But despite networking’s inarguable value, lawyers often find it to be a challenge—even a downright chore. While effective networking takes time, effort and research, the potential rewards—discovering a mentor, stumbling upon a highly sought after position or simply learning something new and relevant—are invaluable. The reality is, like it or not, getting out there and networking is critical to your success.
A recent Fast Company article offered three best practices for effective business networking, and these rules apply perfectly to the legal profession. First, the author suggests, never leave a networking event without scheduling a follow-up meeting with at least one other person in attendance, particularly someone you don’t know well. While this may be intimidating, consider the fact that everyone at the event is also there to network and like you, probably knows few people in the room. Find someone who looks approachable, and start up a conversation. Turn that conversation into coffee on a later date. “Getting a ‘yes’ to coffee is usually easiest. The coffee meeting is attractive for the target because it is informal and not time consuming,” Mike Evers wrote in an InsideCounsel column about maximizing conference networking opportunities.
Second, make networking a priority by committing several hours a month to this effort. Online networking—such as LinkedIn—is an excellent starting point and something you can do on your schedule. In an hour, you can find and connect with individuals in similar positions. In a few hours, you can build your own social media presence, sharing relevant articles and information with your peers, giving yourself exposure in your field.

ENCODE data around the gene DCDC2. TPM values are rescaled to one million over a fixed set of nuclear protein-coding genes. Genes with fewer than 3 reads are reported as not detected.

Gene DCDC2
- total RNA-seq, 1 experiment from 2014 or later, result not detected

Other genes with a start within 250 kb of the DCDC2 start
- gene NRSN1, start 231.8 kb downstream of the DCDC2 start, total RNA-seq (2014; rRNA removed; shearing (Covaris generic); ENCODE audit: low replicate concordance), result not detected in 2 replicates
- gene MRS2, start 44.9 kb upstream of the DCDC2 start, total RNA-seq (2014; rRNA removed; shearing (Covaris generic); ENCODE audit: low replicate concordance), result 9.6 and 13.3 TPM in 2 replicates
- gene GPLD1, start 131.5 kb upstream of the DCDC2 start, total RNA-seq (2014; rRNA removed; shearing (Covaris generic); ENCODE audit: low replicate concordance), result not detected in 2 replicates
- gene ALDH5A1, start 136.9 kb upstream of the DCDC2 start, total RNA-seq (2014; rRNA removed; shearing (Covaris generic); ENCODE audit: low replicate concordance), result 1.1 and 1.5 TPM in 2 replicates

“We live in an increasingly ‘connected’ world,” says E.M. Lysonge, VP, Legal Affairs at Churchill Downs Inc., in our Counsel Q&A this month. “As we receive and process information more in real-time, on a global scale, through social media, it is increasingly more important to expand who you know. … Each day provides us the unique opportunity to learn from one another and grow as professionals and human-beings.”
I highly encourage you to make that next step effort and plan one lunch per month. Invite a peer, mentor, or even a well networked outside service provider. Use the LinkedIn network you are building to go beyond your core comfort group of friends and colleagues for the lunch invites. Real relationship building happens in-person, not online.
Nurture your strongest connections. Maintain contact with those individuals and make an effort to meet with them regularly.
I’ll add one more to this strong list of best practices—which I consider to be the cardinal rule of networking: Listen more than you speak. As Dale Carnegie famously said, “You can make more friends in two months by becoming interested in other people than you can in two years by trying to get other people interested in you.”